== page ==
remote staff

Remote Staff vs Outsourced Staff

remote staff

Some companies have embraced the idea of remote staff. If you didn’t want employees working at home before or during the pandemic, you probably haven’t changed your mind. However, remote work has never been acceptable for some supervisory and management staff. Now that offices have settled into pre-pandemic operations; the idea won’t disappear. 

If you’ve accepted the concept of being responsible for workers you rarely see and can’t control, computer monitoring software is one answer to consider. Perhaps it’s the right time to consider outsourcing as well?

Forty Percent of Office Employees are “Remote Staff”

When Gallup conducted a remote work poll in 2021, they determined that 45% of employees still worked out of their homes at least part of the time. The white-collar remote worker total is 67%. 

Gallup also found that 9 out of 10 workers wanted to work at home at least some of the time. If this temporary business solution is now more or less permanent, it opens the door to other organizational changes; why not outsource?

Should You Consider Outsourcing Your Remote Workers’ Jobs? 

When companies began outsourcing work in the 80s, it was primarily a cost-cutting strategy. Instead of hiring employees to do specific jobs, they contracted them to workers in another city, another state, or even another country. 

These workers weren’t employees, so companies didn’t have much control over their actions. But, in exchange for relinquishing their supervisory and management responsibilities, businesses reaped financial benefits.

  • Lower salaries: fewer full-time workers with full-time salaries
  • No benefits: insurance, vacations, sick pay, or other perks
  • No office disputes or union contract negotiations
  • Fewer employer tax responsibilities
  • No office spaces, workspaces, parking spots, or office equipment

Remote Staff Get the Best of Both Worlds

Remote working employees work independently, just like outsourced workers. They don’t deal with supervisors, coworkers, and other workplace traditions. And yet much remote staff still get the same full-time salary and benefits received when they commuted to the office every day. 

Your management staff is still responsible for remote employees’ actions. With limited communication and few interactions, they have limited control. Except for the benefits and salary you pay, isn’t working with remote staff the same as outsourcing?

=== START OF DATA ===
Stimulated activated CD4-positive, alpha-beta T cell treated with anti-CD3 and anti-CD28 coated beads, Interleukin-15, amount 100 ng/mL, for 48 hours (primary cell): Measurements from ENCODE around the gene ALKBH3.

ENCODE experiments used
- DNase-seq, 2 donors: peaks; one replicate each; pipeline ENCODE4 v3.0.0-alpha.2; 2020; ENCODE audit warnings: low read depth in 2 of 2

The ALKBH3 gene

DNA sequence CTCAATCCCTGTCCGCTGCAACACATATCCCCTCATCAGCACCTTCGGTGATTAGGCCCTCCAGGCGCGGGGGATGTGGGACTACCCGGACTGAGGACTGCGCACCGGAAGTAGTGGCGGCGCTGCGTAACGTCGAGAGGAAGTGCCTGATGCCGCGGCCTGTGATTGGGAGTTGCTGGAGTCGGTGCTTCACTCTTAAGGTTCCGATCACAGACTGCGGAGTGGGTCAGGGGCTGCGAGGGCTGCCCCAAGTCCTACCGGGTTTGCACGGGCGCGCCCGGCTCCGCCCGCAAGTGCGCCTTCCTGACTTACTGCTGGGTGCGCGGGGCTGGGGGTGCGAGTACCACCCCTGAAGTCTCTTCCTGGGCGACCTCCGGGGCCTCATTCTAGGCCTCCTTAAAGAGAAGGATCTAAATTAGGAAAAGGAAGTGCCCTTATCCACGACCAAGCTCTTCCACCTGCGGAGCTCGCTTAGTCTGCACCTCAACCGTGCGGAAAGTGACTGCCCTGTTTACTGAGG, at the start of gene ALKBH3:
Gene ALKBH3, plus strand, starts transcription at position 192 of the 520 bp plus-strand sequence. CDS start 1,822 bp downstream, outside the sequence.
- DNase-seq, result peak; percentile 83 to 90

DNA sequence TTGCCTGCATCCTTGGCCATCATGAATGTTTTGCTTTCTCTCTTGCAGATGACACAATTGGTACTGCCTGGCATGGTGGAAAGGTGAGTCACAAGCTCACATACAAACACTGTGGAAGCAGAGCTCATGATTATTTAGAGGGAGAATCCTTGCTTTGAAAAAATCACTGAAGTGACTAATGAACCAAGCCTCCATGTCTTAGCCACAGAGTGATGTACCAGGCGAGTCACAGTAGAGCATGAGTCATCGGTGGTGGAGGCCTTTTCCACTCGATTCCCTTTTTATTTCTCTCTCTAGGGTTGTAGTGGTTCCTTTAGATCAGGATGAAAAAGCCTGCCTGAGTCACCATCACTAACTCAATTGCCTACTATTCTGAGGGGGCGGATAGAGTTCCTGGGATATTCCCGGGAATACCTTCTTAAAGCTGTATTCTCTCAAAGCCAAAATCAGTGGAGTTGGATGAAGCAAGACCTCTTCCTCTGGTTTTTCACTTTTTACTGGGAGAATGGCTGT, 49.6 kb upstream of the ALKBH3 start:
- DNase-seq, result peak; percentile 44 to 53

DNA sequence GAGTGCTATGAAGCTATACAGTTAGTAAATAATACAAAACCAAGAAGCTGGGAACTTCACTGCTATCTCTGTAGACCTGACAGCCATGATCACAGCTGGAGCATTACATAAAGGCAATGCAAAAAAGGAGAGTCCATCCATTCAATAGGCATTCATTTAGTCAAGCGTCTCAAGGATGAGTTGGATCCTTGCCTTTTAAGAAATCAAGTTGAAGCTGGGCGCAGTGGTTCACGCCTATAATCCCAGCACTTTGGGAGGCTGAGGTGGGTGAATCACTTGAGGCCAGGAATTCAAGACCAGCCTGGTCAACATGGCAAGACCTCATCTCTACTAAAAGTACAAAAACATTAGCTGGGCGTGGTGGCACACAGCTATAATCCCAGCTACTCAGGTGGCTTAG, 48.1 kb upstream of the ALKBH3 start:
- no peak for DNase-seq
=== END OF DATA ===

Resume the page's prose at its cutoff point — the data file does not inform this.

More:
Is it Time to Change the Rules?

If your employees don’t want to come to the office anymore, try keeping the workers but changing the rules. First, allow each employee to choose how to work, then consider transitioning remote workers into non-employees. 

  • Redefine “employee” as a worker who comes to the workplace every day.
  • “Rehire” remote workers as subcontractors who perform their jobs as outsourced tasks.
  • Evaluate remote workers based on work performed per contract instead of hours logged in.
  • Hire new short-term workers on a contract basis.
  • Relinquish some control elements the way you would if you subcontract the work to another country’s workers. 
  • Redo your benefits packages to reflect each employee’s status. 

You Have the Right to Update Your Employee/Employer Relationship

The bottom line is that most employment relationships in the U.S. are “at-will.” Except for specific illegal actions, you can release an employee at any time. You can also reconfigure work responsibilities and arrangements when your employees work from home. 

If you’re dealing with unionized employees, you might have to consider negotiating new arrangements. As pre-pandemic union agreements didn’t likely cover working at home, making changes might be more of a challenge, but it shouldn’t be impossible.

Contact Health Consultants Group

If you’d need assistance with a benefits strategy for your changing workforce, please visit our contact page or give us a call at (800) 367-2482.